Although I've tracked it very closely, I've up until now hesitated to blog about the Salmonella Saintpaul produce crisis for one reason: the culprit keeps changing.
Here's a simplified (and highly editorialized) chronology:
- People start getting sick from a rare form of Salmonella, local health sleuths hypothesize that tomatoes linked all the victims (they ate salsa? tomatoes have carried Salmonella before)
- the FDA issues a warning: don't eat Roma or Round tomatoes, on-the-vine and cherry are okay!
- widespread consumer panic ensues. What's a Roma? Aren't all tomatoes round? What's that in my Caprese salad?
- the FDA quickly narrows the crisis to Roma or Red tomatoes grown in Florida and Mexico, because only those regions were growing at the time... meanwhile the sickened count grows.
- Wait a minute. Who knows where their tomatoes were grown? Widespread panic (and tomato avoidance) continues
- The FDA posts (somewhere) a list of states that are 'cleared' ... okay, but I still don't know where my tomatoes came from. More hospital cases.
- By now the hullaballoo from the tomato industry is deafening. No contaminated tomatoes can be found and the sickness toll creeps higher. What about tortillas? What about peppers? Maybe it was cilantro in the salsa?
- Suddenly Jalapenos are under suspicion
- Then: a miracle! A lone Jalapeno pepper is found in a Texas processing plant with the Salmonella Saintpaul fingerprint (CSI: produce?). But no-one's saying where it was grown. it was the peppers after all!
- Then, another breakthrough... the guilty jalapeno pepper is traced to a farm in Mexico. US industry breathes an exhausted sigh of relief, the origin is finally identified.
- But wait. Hold on. It's serrano peppers! the Salmonella strain is found in the irrigation water in a Serrano pepper farm in a different state in Mexico. So there were 2 culprits! (Maybe they were working together?)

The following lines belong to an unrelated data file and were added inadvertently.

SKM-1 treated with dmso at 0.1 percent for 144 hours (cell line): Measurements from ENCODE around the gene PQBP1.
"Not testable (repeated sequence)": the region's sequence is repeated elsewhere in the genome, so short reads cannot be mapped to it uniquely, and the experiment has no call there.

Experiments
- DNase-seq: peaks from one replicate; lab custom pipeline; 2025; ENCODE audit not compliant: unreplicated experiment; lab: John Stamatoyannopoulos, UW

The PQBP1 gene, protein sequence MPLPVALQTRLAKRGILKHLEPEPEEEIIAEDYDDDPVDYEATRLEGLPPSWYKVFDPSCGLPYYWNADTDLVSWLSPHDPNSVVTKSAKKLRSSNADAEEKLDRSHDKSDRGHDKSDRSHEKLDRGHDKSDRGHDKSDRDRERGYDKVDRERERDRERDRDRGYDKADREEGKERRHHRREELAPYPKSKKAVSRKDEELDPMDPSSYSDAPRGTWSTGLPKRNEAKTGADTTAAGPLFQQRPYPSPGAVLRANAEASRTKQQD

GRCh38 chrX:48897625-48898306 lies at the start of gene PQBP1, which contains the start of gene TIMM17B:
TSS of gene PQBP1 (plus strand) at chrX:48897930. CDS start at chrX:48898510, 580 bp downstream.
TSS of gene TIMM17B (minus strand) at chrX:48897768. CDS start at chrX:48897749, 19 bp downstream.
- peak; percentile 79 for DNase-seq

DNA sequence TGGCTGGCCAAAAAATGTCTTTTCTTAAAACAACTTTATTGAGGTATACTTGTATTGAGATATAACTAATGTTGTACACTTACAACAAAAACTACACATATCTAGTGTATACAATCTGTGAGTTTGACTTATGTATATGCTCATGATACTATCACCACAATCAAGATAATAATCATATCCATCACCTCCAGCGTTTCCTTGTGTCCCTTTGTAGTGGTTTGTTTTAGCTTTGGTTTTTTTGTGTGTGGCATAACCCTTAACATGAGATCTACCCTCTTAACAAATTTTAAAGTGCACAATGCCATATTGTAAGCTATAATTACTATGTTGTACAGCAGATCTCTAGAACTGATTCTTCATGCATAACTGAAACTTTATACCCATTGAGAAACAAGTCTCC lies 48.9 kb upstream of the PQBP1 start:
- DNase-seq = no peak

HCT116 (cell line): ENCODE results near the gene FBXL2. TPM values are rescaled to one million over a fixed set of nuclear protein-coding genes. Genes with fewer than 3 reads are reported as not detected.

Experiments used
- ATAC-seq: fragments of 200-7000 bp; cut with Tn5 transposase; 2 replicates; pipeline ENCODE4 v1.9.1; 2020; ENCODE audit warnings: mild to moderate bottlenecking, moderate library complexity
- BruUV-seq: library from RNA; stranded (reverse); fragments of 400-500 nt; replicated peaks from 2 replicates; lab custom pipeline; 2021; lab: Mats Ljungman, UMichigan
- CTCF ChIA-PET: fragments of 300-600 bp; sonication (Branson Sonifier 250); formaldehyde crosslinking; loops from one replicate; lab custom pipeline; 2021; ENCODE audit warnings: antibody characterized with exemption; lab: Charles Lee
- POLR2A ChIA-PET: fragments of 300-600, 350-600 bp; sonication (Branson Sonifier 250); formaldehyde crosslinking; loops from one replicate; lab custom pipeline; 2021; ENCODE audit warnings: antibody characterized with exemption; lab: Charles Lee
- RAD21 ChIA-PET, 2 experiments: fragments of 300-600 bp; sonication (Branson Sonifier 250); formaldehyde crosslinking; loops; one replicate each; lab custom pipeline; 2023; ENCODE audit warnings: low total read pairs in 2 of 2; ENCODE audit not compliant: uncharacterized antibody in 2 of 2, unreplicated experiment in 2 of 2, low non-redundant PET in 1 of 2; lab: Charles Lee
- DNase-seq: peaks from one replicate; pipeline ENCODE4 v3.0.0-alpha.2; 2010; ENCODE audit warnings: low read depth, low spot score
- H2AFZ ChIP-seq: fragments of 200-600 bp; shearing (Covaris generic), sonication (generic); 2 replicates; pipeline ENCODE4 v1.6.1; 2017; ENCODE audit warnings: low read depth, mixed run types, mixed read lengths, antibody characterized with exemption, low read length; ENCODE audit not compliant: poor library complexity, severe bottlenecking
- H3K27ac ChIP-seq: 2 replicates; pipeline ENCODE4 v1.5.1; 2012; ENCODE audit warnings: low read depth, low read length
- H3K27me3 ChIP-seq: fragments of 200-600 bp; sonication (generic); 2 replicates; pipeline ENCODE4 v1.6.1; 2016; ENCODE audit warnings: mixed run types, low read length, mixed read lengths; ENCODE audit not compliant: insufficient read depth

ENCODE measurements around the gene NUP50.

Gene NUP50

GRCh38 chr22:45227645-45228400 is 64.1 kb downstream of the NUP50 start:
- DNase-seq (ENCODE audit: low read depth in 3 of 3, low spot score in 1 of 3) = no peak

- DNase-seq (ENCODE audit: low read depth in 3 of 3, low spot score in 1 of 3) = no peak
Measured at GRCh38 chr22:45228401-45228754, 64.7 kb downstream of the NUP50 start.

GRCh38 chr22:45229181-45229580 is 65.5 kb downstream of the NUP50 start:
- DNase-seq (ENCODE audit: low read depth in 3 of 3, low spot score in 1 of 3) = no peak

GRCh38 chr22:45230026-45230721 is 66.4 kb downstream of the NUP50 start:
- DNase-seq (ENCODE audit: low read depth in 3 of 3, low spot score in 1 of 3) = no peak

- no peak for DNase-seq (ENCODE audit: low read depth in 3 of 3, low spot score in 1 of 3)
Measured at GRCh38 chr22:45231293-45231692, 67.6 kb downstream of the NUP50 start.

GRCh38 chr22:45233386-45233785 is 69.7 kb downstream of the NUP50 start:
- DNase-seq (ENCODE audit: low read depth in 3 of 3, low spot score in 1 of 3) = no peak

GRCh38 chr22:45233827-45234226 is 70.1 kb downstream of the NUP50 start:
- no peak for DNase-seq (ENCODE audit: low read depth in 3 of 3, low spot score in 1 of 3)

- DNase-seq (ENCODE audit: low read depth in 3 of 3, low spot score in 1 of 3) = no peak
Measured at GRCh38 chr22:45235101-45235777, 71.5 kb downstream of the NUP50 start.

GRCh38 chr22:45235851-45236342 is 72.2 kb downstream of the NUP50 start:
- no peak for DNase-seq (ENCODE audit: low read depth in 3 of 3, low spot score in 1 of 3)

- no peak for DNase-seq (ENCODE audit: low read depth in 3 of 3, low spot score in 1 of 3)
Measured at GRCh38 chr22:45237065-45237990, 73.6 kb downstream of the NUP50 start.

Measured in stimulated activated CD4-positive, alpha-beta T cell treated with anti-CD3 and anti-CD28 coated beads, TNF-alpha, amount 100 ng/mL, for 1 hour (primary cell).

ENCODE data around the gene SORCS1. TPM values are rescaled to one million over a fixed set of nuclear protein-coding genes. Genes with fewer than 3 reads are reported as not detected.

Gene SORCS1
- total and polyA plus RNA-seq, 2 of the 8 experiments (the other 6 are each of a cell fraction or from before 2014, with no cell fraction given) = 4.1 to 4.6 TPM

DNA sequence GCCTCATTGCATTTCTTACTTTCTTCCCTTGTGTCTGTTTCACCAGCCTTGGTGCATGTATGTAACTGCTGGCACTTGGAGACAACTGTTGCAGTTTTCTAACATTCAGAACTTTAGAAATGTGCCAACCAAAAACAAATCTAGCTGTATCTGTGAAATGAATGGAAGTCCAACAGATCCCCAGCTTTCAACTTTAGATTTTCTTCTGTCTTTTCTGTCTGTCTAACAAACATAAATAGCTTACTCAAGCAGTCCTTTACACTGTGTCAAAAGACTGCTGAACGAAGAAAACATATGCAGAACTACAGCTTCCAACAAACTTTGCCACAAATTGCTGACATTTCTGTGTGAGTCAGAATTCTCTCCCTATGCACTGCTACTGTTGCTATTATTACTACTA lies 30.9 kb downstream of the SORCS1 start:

- Hold the presses again ... the Mexican growers shout. The water in that water tank hasn't been used for 2 months.
At this point everyone is either sick or tired, or both. This whodunnit is more twisted than an Agatha Chritie play.
It certainly looks like tomatoes got an unfair rap. They (probably) never made anyone sick, and the industry lost a lot of money while consumers recoiled from potentially 'killer tomatoes'. It made for great headlines - but there wasn't more than a hypothesis. Panic leapt from one produce category to another with every announcement. Regulation is likely. Was it the serrano, or the jalapeno? Maybe they both went through a processing facility that somehow cross contaminated them? Or maybe Saintpaul is actually quite common ... and we're finding it because we're looking for it?
Even without the answer, what can we learn from this dreadful debacle?
- It's impossible right now for consumers to know where their produce comes from. So they stop buying it all together until the problem goes away. Identity would be a good thing.
- The industry demonstrated that tracing a product to its point of origin is not impossible ... but it's hard work, and you wouldn't want to do it every day if you're a grower or processor. If it was instantaneous and effortless, that would be a good thing too.
- Other industries have proven that it is perfectly possible to trace products quickly and accurately - without the government telling them to do it. Take the semiconductor industry. End customers (like Dell or Toyota) can trace a defective chip back to the exact wafer it came from. Why the difference? Because the customers demanded it - it made sense for their business, and they have the power to demand it.
- Other industries have also taught us that more government regulation on traceability is not necessarily effective either. The FDA and State Board of Pharmacies have been trying to force RFID-based ePedigree on the pharmaceutical industry. So far without success.
- In spite of the millions of dollars growers and processors have invested in state-of-the-art clean facilities and HACCP practices in the US and Mexico - consumers are afraid, and in the dark. Which is the brand of tomatoes we all trust to be safe? (or put another way, who is the Volvo of produce?) Where is the "good housekeeping seal of approval" that tells consumers - these guys are traceable, and they do everything by the book?